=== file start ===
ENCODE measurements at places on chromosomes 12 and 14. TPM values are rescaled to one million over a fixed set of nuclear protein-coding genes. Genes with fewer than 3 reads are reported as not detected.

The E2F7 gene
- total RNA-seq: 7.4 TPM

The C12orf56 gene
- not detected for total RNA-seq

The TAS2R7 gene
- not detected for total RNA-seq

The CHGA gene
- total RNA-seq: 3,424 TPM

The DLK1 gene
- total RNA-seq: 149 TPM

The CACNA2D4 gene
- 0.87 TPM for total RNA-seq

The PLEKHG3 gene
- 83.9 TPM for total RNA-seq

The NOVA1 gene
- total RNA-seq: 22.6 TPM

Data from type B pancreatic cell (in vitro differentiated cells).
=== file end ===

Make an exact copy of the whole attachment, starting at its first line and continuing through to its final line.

ENCODE measurements at places on chromosomes 12 and 14. TPM values are rescaled to one million over a fixed set of nuclear protein-coding genes. Genes with fewer than 3 reads are reported as not detected.

The E2F7 gene
- total RNA-seq: 7.4 TPM

The C12orf56 gene
- not detected for total RNA-seq

The TAS2R7 gene
- not detected for total RNA-seq

The CHGA gene
- total RNA-seq: 3,424 TPM

The DLK1 gene
- total RNA-seq: 149 TPM

The CACNA2D4 gene
- 0.87 TPM for total RNA-seq

The PLEKHG3 gene
- 83.9 TPM for total RNA-seq

The NOVA1 gene
- total RNA-seq: 22.6 TPM

Data from type B pancreatic cell (in vitro differentiated cells).